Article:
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This is my one key tip for those who want to write. Read. Read a lot. Read a lot of different stuff. Maybe that's 3 tips then ...
Personally I've always read a lot. There were few books in our house while I was growing up yet somehow I became an avid reader as soon as I could read. I still recall being given my first "reader" to take home when just a tiny tot at school and told to read page 1 by the following week. I read the whole book in 2 days and then wanted to exchange it for another one.
The people in my current writing class have variously thanked me for giving them permission to read at home and for giving them the gift of re-connecting with novels. Somehow reading for sheer pleasure appears to be a bit of a luxury!
I certainly read novels. I also read marketing books, self-help books, I absorb how online training materials are written. I read offline, online and also listen - to the radio, the news, and the way a film diaglogue unfolds.
So, my advice is quite simple. If you want to get in the flow when you write, read a wide variety of stuff. Absorb the sounds, feel the rhythm. Visualise the picture that the words paint for you.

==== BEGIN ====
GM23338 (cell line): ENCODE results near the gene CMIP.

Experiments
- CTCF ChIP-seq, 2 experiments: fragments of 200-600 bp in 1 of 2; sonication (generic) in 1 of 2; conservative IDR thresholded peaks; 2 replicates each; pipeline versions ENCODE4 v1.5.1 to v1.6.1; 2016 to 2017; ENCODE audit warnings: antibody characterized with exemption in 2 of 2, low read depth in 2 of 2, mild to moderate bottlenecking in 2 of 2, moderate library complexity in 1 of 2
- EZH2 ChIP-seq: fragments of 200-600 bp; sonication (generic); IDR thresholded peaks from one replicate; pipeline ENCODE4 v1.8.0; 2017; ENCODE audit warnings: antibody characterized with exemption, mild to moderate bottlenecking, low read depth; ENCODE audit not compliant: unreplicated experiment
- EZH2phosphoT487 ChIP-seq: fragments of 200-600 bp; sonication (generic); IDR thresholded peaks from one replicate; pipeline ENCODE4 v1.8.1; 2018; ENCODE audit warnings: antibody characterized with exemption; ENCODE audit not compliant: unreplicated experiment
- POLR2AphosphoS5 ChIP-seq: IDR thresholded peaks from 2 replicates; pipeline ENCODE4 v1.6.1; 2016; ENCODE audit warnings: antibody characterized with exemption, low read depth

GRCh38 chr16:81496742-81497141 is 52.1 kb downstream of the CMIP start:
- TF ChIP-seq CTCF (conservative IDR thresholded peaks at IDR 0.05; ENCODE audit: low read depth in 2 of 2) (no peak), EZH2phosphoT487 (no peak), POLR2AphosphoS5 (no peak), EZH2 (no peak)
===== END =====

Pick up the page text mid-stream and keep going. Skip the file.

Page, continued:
Take time out to read, to lose yourself in some inspiring prose or a page-turning tale. If you want to write, then you will experience a natural lift in at least some areas of your writing. And you will experience other benefits too as you divert your mind from it's habitual busy chatter and allow your subconcious some creative space.
Why not choose something to read this week that is way outside of your usual fare - and let me know what happens!
Why curiosity is the writer's best friend
It may have been fatal for the proverbial cat, but I rate curiosity very highly when it comes to crafting
Three rules for producing clean, clear copy
I guess I could probably write "101 tips" on this subject. There's certainly enough scope
The freedom of structure
I've just finished teaching a four week writing class and the most surprising learning for most